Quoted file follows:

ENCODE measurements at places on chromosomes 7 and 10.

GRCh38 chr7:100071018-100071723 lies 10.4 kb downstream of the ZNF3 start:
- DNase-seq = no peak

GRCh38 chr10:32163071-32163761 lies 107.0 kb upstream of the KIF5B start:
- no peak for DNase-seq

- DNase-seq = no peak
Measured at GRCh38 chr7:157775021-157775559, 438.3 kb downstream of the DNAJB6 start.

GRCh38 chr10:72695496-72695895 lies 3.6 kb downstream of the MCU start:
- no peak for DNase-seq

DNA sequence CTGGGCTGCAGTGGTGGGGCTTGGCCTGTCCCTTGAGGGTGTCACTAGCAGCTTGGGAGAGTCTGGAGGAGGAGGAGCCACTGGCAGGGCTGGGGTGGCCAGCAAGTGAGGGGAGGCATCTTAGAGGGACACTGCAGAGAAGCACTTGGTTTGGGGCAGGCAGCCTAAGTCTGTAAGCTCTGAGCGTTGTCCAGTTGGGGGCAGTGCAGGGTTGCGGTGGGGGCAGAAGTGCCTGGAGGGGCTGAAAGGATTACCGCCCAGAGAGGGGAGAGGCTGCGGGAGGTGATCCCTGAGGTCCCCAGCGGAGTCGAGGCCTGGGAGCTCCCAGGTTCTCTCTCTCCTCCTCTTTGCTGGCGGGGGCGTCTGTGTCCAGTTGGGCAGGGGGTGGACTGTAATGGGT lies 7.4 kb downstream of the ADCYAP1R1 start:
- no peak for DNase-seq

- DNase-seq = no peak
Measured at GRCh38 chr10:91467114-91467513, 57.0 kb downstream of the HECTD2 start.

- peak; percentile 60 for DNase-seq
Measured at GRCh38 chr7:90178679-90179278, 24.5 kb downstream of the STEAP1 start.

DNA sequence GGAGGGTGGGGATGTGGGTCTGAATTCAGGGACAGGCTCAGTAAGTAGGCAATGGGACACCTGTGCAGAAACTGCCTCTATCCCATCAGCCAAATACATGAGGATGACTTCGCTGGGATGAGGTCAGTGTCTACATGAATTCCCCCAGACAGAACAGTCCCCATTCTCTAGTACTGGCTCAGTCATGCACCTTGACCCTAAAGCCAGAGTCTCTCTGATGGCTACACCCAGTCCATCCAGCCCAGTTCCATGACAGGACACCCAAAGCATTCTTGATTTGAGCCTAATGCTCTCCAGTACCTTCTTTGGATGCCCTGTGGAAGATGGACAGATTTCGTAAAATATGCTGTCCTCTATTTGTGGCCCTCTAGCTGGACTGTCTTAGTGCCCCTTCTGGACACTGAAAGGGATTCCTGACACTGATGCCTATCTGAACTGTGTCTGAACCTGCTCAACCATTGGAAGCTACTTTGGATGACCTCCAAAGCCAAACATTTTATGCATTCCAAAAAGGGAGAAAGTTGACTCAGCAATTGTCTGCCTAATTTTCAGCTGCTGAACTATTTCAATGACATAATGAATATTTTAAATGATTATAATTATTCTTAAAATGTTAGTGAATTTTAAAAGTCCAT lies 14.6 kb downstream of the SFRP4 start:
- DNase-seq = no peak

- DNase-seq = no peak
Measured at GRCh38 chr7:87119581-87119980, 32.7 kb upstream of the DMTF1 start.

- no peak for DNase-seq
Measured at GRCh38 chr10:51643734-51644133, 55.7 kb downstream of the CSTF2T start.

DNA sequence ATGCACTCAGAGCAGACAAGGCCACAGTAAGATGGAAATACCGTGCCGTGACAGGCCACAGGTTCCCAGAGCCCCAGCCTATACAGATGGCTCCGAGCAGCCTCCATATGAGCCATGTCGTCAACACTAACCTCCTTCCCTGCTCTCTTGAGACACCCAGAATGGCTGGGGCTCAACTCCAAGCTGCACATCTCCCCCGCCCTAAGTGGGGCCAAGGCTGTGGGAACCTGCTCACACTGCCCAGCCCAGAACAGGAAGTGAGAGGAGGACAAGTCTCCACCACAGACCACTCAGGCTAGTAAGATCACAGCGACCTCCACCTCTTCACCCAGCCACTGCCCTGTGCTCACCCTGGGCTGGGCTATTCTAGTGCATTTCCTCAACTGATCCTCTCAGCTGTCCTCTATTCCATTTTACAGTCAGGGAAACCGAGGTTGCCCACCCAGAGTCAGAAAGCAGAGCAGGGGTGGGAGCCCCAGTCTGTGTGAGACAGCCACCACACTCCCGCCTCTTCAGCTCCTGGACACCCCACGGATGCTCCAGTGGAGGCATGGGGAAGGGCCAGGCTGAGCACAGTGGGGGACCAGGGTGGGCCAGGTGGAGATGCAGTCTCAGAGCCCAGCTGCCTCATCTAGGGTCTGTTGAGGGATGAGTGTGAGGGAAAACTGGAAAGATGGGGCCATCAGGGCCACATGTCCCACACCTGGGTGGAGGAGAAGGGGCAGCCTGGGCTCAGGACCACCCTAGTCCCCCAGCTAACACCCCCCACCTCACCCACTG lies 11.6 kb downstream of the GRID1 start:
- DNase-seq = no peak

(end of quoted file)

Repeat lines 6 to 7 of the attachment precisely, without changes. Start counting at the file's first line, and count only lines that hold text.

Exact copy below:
- DNase-seq = no peak
Measured at GRCh38 chr7:157775021-157775559, 438.3 kb downstream of the DNAJB6 start.